The financial reform bill passed by Congress will extend the
Protecting Tenants at Foreclosure Act (PTFA) through the end of 2014.
President Obama is expected to sign the legislation on Wednesday.
PTFA, originally enacted in May 2009, allows renters whose landlords
have lost their properties to foreclosure the right to stay in the home
for 90 days after the foreclosure or through the term of their lease.
Without the new extension in the financial reform bill, the law would
have expired at the end of 2012.
The new law also clarifies the date of a notice of foreclosure as
the date of a completed title transfer: “The date of a notice of
foreclosure shall be deemed to be the date on which complete title to a
property is transferred to a successor entity or person as a result of
an order of a court or pursuant to provisions in a mortgage, deed of
trust, or security deed.’’
When the PTFA was enacted last year, it completely changed the way
REO evictions are conducted, said Robert Jackson, president and
managing attorney at the Irvine, Calif.-based Jackson and Associates law firm, while speaking last month at REO Expo 2010.
Jackson and Freddie Mac operations manager Peter Kuclo will conduct an REO Insider
webinar on the PTFA in mid August with practical and in-depth
information on the act for real estate brokers and agents, including
how brokers can protect themselves from legal risks related to the act.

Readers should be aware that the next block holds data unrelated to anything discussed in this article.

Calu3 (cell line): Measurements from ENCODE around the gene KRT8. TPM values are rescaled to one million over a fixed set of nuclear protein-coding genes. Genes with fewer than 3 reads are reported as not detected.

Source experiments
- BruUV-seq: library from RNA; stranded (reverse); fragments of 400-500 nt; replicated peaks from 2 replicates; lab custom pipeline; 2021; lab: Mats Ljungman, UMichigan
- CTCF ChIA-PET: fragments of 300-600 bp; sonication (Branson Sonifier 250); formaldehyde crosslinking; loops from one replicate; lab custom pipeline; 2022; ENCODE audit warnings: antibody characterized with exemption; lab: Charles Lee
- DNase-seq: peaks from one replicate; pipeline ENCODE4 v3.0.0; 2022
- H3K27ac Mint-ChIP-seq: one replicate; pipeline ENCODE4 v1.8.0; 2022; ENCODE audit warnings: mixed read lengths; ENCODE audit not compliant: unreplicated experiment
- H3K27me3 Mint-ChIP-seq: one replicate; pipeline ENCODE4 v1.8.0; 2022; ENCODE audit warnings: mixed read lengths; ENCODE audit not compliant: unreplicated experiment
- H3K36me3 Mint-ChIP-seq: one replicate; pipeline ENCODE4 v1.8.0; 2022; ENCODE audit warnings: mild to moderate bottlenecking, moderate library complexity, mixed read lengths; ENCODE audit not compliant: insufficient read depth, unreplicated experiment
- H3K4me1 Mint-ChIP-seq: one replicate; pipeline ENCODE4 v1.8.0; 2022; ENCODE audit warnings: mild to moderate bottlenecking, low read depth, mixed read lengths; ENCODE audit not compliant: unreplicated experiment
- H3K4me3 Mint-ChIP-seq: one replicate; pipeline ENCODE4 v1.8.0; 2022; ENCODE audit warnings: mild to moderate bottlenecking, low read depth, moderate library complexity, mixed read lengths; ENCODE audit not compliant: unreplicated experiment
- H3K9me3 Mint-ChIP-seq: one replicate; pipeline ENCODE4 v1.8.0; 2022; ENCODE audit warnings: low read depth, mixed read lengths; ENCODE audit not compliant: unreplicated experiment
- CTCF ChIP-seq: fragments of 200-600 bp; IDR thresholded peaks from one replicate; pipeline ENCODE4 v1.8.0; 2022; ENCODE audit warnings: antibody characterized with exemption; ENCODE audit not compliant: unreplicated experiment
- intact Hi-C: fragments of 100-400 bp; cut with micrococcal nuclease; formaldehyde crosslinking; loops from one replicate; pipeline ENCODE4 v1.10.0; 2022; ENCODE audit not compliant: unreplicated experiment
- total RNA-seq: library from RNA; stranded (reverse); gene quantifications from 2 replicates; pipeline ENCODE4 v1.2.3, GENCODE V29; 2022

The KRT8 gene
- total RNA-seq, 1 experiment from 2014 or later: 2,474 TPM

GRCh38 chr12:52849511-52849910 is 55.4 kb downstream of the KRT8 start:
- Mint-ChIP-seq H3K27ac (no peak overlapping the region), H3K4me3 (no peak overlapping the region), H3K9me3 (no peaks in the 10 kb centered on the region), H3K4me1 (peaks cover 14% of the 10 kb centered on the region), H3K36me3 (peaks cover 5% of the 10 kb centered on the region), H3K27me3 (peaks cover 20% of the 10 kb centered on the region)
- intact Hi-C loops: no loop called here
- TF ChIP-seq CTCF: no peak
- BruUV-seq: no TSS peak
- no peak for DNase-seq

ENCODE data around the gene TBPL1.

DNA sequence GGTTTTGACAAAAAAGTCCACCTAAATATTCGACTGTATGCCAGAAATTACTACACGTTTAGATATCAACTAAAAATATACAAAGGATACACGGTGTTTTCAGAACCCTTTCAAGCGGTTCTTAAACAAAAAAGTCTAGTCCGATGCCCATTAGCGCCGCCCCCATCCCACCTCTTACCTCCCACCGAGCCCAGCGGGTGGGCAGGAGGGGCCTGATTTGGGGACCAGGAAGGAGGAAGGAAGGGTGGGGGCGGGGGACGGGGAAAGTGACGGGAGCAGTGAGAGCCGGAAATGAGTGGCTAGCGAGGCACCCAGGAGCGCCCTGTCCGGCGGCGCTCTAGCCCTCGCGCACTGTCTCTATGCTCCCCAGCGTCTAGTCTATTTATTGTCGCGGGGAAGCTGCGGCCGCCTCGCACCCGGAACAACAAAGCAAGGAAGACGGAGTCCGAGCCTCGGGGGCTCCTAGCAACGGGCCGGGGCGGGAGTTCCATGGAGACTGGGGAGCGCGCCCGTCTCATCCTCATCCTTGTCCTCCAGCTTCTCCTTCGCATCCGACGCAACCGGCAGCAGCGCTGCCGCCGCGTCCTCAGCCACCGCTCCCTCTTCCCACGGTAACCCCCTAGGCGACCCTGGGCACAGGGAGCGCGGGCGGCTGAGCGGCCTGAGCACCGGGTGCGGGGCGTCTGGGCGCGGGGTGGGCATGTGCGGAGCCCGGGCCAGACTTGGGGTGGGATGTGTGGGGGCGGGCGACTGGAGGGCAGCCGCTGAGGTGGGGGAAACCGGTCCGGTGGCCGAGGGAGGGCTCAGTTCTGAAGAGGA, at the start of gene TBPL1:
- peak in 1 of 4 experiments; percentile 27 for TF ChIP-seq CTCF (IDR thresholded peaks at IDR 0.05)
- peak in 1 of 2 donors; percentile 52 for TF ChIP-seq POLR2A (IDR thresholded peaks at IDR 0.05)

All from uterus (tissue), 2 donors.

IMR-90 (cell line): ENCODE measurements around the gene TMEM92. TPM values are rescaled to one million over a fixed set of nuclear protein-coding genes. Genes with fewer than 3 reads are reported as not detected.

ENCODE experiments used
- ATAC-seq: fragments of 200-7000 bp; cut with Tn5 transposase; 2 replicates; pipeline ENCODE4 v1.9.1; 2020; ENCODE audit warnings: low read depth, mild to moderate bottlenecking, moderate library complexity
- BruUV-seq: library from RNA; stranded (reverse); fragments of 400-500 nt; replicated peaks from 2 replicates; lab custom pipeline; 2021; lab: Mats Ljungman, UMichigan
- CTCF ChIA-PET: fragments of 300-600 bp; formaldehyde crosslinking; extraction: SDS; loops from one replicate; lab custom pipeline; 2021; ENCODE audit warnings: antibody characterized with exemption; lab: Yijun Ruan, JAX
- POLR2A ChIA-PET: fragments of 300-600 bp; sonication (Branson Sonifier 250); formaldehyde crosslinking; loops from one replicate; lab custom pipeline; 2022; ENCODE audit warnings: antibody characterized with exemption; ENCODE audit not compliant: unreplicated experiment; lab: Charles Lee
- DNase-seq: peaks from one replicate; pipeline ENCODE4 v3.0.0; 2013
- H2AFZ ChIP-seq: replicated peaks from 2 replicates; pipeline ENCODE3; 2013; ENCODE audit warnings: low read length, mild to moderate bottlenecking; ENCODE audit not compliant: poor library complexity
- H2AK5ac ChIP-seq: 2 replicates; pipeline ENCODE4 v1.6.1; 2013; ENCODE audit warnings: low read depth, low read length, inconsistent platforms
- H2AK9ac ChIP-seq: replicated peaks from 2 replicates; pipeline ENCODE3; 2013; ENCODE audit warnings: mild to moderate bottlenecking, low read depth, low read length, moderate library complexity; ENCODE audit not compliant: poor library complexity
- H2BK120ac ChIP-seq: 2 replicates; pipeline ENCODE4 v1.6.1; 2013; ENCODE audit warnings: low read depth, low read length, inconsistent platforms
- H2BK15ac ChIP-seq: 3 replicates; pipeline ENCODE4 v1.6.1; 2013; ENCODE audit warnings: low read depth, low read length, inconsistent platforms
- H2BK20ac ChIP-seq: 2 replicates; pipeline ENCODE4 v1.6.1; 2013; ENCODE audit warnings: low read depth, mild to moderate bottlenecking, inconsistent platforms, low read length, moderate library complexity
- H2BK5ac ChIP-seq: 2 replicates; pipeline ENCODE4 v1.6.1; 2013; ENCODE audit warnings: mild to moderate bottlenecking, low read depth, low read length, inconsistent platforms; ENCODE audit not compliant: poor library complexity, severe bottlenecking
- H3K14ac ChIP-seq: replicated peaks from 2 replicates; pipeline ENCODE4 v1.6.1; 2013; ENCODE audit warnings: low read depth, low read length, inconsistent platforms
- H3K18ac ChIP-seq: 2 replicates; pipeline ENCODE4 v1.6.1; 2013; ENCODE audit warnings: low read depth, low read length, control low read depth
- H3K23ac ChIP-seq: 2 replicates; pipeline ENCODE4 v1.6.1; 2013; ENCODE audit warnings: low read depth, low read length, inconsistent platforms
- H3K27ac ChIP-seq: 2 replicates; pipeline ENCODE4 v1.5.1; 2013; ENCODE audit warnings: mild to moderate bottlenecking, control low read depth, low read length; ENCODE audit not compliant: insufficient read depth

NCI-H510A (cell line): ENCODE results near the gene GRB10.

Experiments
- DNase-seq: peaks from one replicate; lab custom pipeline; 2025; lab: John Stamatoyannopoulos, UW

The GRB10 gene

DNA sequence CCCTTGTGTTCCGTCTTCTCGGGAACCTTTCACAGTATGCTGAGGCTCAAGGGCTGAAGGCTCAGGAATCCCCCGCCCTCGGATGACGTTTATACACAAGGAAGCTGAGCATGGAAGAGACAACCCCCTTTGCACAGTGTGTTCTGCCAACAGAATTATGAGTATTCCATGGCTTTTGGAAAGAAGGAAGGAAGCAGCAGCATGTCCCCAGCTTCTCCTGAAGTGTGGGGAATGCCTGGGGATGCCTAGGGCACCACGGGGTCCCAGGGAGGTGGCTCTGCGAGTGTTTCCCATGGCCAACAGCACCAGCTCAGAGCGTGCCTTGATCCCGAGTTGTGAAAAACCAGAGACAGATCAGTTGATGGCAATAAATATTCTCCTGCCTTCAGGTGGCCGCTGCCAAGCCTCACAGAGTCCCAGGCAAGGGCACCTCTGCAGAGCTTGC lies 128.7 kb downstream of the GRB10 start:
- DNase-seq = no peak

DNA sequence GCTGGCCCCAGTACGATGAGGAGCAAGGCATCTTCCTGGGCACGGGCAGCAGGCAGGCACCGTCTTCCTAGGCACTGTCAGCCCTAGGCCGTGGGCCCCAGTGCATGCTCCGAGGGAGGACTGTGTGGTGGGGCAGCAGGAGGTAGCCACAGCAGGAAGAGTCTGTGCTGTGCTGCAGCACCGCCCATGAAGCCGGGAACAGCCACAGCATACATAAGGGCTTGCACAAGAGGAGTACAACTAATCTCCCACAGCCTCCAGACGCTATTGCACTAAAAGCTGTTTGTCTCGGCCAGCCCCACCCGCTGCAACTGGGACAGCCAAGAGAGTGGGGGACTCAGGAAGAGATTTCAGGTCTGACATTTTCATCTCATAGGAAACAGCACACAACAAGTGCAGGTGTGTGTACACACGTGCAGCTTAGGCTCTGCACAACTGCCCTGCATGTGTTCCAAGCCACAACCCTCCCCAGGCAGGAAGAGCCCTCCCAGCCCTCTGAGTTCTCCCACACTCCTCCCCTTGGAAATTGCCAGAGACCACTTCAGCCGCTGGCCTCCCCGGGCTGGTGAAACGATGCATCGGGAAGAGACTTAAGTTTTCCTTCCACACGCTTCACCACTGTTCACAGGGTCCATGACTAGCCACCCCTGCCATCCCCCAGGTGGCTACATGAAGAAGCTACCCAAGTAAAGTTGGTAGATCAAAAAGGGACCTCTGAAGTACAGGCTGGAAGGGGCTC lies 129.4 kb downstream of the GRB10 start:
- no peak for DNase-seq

Watch the REOi website for more information.
Under the Dodd-Frank bill, any lease or tenancy created prior to the
change of title as a result of foreclosure is protected by PTFA,
according to The National Low Income Housing Coalition (NLIHC), a tenant-advocacy group that supports the changes.
Whether the PTFA has caused tenants to sign long-term leases
immediately before a foreclosure — tying up disposition of a property —
is a subject of concern for the default servicing industry.
NLIHC said it championed PTFA after its analysis of foreclosure data
showed that as many as 40% of the families affected by foreclosure are
The act also calls on the Secretary of Housing and Urban Development
(HUD) to establish a program providing grants for foreclosure legal
assistance to low- and moderate- income homeowners and tenants related
to home ownership preservation, foreclosure prevention and
tenancy-related home foreclosures.
Any funds provided under the provision cannot be used for
class-action litigation, the bill states. The provisions take effect on
the date the bill is enacted.
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